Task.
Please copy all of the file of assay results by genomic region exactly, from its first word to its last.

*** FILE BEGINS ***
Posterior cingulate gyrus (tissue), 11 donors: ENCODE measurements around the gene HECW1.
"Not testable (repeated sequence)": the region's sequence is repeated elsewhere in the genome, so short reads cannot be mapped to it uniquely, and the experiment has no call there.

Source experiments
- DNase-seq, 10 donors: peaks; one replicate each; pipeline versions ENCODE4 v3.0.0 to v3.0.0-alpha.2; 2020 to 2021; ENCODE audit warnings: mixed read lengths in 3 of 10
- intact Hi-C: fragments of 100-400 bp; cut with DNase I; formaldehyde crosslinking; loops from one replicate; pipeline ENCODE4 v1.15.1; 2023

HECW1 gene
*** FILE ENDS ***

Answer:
Posterior cingulate gyrus (tissue), 11 donors: ENCODE measurements around the gene HECW1.
"Not testable (repeated sequence)": the region's sequence is repeated elsewhere in the genome, so short reads cannot be mapped to it uniquely, and the experiment has no call there.

Source experiments
- DNase-seq, 10 donors: peaks; one replicate each; pipeline versions ENCODE4 v3.0.0 to v3.0.0-alpha.2; 2020 to 2021; ENCODE audit warnings: mixed read lengths in 3 of 10
- intact Hi-C: fragments of 100-400 bp; cut with DNase I; formaldehyde crosslinking; loops from one replicate; pipeline ENCODE4 v1.15.1; 2023

HECW1 gene